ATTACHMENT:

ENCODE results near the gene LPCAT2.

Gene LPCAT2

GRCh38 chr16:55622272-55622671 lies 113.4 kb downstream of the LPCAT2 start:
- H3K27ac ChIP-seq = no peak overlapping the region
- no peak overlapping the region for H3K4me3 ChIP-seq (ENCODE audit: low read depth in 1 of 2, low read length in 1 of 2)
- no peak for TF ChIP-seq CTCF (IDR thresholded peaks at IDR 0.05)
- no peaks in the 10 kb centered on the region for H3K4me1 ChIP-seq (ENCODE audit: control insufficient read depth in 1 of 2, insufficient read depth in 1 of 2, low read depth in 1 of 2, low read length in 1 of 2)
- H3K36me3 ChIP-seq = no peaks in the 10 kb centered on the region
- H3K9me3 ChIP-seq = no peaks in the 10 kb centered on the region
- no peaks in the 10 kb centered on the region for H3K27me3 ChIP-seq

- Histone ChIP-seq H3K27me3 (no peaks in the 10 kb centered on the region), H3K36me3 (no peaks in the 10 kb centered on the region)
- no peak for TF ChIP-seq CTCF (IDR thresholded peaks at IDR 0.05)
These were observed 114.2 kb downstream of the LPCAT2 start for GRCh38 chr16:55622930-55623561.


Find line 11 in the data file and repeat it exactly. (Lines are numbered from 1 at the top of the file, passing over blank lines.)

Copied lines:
- Histone ChIP-seq H3K27me3 (no peaks in the 10 kb centered on the region), H3K36me3 (no peaks in the 10 kb centered on the region)